Currency Appreciation in Costa Rica

While interest rates for local currency remains at current levels, dollars will continue to enter the Costa Rican economy, which will prevent its devaluation.

Monday, October 8, 2012

Analysts believe that in Costa Rica the exchange rate will remain near 500 colones per dollar at least until 2015. The establishment of this date is subject to announcements from the Federal Reserve of the United States, which can predict that in that country expansionary monetary policies will remain in place until that year.

The group most affected by the appreciation of the Colón, Costa Rican exporters, will have adapted to the level of the exchange rate, having built that appreciation into their cost structures and pricing.

However, not all export sectors have it taken the same way, and there is concern about the extension of time for appreciation of Colon, which has already had significant impact on sectors such as small agricultural exporters, especially those whose products have not seen increases in their prices in international markets.



More on this topic

Strong BCCR Intervention to Maintain Exchange Rate  

September 2013

The Central Bank of Costa Rica has purchased $57 million in the wholesale market to keep the exchange rate from falling below ¢500 per dollar.

The operation is the second largest so far in 2013, after January 9, when the institution was forced to buy $78 million, and the first since August 19.

The Effects of the Exchange Rate Flexibility

January 2013

The latest announcements in Costa Rica about greater exchange rate flexibility to appreciate the colon are worrying exporters.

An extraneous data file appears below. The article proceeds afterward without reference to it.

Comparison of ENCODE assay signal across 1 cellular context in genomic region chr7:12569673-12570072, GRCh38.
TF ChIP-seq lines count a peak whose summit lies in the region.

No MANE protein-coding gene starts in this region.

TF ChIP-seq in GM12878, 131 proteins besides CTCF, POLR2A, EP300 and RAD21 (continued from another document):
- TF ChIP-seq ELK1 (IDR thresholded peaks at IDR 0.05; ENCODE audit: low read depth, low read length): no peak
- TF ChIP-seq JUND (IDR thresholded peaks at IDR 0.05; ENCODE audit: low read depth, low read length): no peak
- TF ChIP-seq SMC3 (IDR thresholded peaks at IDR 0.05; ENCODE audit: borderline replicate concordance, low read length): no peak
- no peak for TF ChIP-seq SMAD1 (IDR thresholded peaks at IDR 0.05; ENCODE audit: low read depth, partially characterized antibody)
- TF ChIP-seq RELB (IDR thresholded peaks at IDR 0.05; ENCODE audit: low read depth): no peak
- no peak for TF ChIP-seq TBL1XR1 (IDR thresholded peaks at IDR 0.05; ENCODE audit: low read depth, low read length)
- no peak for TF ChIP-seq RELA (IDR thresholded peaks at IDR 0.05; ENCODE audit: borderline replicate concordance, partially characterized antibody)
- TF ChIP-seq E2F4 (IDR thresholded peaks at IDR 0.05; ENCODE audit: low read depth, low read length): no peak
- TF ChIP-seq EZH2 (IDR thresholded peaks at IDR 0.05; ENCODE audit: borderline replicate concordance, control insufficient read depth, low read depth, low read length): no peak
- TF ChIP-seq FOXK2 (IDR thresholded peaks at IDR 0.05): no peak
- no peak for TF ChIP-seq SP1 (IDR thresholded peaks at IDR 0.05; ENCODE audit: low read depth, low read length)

An article on Crhoy.com reported that "Late last year, the president of Costa Rica’s Central Bank (BCCR) Rodrigo Bolaños announced that the monetary authority will continue the transition announced in 2006 seeking to lead the country towards greater exchange rate flexibility consistent with the full adoption of inflation targeting."

Costa Rica´s Choice: Low Dollar or High Inflation

November 2010

The loss of competitiveness in exports and tourism generates unemployment, but intervening in the exchange rate will generate inflation.

There seems no good solution to the problem Costa Rica has with the appreciation of its currency, which has meant a loss of competitiveness of its exports, especially agricultural, by about 5% annually over the past 4 years.

Exporters Less Competitive Due to Colon Appreciation

May 2010

CINDE stated that the increase in the value of the Costa Rican colon versus the U.S. dollar is negatively affecting the country’s exporters and diverting foreign direct investment.

Alberto Trejos, president of the Costa Rican Investment Promotion Agency (CINDE), stated that the recent strong increase in the price of the Costa Rican currency is making exporters less competitive.